University of Missouri professor Melissa Click, who became a symbol many of the failings of higher education in 2015, as well as a target for humorous posts this week, has resigned from her journalism post. While it seems that she will remain on at the University, she will have some extra time on her hands. What if she used that time, and her newfound internet fame to help with the misguided “Million Student March”? Since I’m on a creative streak this week, I came up with a killer poster, just in case…
While Melissa Click is not joining the Million Student March, she would be a perfect representative for them. As I wrote last week about the ridiculousness that is the Million Student March, these students have three demands:
Tuition-Free Public College
Cancellation of All Student Loan Debt
A $15 Minimum Wage For Campus Workers
Click would be a natural spokesman for each of these demands. The argument for free tuition could be that in certain classes, you get what you pay for. When your professor’s writings focus on Lady Gaga, Thomas the Train and Twilight, would you really care to pay out thousands for that class?
The cancellation of all student debt demand would be a natural subject for Click, as she is fluent in cancelling out other important things, like the First Amendment. Cancelling the debts of tens of millions would be an important lesson for millions of young Americans: If you get into a bind, just call in some muscle (or our nations taxpayers) to take care of your problems.
What does this have to do with Social Security? Nothing and everything. The concept of opting out of Social Security that I discuss on this blog is an idea that millions of us are ready to take on the responsibility of planning out our retirement on our own. This form of self-reliance is the exact opposite of the mindset that the Million Student March is based on, a form of dependence on their government and the taxpayer to soothe away their troubles. People who are of a dependent mindset eventually run out of others who will take their concerns or “demands” seriously.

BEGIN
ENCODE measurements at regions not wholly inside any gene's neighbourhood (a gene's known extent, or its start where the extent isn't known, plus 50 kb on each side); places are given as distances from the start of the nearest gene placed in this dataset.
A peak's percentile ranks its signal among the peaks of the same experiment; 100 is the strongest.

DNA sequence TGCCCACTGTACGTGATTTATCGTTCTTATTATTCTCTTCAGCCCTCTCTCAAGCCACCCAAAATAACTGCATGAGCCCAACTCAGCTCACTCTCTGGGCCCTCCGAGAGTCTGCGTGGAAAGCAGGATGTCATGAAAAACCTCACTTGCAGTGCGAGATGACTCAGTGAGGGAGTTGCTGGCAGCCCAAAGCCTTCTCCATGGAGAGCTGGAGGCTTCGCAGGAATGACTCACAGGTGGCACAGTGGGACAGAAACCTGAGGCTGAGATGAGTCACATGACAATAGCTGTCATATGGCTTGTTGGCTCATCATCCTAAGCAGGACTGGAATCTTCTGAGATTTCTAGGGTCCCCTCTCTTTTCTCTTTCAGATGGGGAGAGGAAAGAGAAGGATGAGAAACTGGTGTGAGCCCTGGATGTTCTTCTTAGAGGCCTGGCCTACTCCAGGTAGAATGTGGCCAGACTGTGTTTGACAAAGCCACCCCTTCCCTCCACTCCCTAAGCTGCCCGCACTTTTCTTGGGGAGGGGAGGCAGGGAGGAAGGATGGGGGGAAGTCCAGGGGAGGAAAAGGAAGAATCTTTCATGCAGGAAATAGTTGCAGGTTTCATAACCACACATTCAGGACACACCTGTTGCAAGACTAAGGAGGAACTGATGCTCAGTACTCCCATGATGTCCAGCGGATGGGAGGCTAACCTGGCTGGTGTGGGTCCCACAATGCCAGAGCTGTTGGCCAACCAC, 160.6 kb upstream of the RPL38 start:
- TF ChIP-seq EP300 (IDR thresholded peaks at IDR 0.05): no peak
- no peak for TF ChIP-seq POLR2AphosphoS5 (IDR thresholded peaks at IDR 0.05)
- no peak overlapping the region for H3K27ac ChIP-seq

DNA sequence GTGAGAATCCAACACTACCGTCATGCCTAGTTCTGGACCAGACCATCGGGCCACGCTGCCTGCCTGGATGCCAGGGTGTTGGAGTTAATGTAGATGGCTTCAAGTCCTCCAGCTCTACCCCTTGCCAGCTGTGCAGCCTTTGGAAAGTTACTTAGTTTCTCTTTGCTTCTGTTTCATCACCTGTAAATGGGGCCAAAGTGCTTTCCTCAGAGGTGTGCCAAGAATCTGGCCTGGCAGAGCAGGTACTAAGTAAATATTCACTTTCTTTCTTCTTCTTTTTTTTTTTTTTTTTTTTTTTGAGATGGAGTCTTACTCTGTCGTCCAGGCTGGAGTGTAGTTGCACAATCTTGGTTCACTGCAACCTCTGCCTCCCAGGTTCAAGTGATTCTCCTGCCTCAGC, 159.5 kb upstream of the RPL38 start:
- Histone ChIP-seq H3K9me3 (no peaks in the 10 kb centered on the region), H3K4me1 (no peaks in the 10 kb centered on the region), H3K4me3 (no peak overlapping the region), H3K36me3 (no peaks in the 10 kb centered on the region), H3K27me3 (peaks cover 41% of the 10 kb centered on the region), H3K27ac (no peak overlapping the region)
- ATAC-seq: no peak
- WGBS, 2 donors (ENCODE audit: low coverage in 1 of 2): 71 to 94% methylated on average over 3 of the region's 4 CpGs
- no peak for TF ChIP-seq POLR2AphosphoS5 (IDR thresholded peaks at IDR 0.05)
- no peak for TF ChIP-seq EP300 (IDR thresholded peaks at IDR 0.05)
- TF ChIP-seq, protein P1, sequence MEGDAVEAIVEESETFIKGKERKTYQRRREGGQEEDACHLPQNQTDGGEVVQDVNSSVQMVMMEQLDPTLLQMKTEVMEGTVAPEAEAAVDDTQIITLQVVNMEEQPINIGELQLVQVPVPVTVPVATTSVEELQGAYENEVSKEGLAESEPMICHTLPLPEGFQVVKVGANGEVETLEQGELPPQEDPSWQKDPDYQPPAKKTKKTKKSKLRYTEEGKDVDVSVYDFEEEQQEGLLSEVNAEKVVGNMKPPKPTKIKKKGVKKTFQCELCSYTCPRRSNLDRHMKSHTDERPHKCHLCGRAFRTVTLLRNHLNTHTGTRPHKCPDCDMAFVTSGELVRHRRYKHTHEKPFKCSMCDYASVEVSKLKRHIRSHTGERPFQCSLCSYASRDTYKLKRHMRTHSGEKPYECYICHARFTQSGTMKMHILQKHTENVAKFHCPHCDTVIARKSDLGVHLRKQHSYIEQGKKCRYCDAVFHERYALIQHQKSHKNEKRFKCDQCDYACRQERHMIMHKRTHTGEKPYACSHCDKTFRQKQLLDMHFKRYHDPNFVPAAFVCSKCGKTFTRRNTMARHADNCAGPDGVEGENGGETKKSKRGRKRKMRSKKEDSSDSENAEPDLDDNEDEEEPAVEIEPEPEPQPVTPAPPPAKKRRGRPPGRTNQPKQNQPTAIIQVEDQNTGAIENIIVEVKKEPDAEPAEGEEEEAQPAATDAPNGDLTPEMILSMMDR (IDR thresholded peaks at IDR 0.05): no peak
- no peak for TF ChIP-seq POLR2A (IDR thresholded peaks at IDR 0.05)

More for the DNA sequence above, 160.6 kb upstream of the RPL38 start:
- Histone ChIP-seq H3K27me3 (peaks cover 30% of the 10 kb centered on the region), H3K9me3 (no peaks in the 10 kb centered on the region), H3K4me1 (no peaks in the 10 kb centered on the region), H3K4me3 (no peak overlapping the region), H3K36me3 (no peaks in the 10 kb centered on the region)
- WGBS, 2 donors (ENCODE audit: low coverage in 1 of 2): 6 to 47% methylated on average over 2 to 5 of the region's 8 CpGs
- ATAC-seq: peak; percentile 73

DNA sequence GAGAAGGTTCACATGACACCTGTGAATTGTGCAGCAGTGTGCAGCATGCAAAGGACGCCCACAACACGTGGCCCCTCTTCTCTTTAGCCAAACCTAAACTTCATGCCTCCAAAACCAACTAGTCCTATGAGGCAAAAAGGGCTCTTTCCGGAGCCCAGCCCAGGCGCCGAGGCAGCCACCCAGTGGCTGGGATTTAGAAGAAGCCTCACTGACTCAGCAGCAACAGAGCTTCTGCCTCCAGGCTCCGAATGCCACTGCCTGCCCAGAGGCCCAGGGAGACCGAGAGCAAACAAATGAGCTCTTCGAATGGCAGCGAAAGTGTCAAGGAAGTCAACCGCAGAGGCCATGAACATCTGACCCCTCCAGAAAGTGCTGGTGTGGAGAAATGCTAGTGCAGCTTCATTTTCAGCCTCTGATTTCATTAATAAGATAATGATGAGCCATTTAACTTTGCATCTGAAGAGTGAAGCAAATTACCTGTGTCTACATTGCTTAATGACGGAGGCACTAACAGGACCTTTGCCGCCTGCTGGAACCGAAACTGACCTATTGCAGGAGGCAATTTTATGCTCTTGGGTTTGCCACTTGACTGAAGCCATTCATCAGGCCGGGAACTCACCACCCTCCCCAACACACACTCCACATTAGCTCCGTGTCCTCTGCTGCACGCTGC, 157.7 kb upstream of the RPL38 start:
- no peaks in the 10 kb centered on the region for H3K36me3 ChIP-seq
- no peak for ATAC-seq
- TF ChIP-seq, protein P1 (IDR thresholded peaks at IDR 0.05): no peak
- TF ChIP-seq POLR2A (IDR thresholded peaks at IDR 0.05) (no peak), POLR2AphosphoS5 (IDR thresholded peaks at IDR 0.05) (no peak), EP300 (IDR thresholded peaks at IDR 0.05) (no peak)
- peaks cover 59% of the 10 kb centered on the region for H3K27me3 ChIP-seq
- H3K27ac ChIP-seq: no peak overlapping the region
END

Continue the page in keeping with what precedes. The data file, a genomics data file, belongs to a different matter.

The fools who initiated this “movement” are unbelievably naive, from their child-like demands, to their lack of any kind of plan whatsoever to meet said demands. The Million Student March is shaping up as a polar vortex of Special Snowflakes who want you and I to pay for debt that they incurred.
Look, I understand, better than most people that Millennials have a right to be very angry right now. I am devoting all of my spare time toward fighting for younger Americans financial well-being through my movement to opt-out of Social Security. But demanding that I, by virtue of the fact that I am an American worker, should be obligated to pay back your college tuition bill is not the way to go about initiating change, if Millennials ever want to be taken seriously.
I absolutely want Millennials to become politically active and change the course of their generation and this country. That has been a theme of this blog. However, demanding money from taxpayers to pay bills that you incurred will only perpetuate the prevailing stereotypes of young Americans.
-R.J. Renza, Jr.
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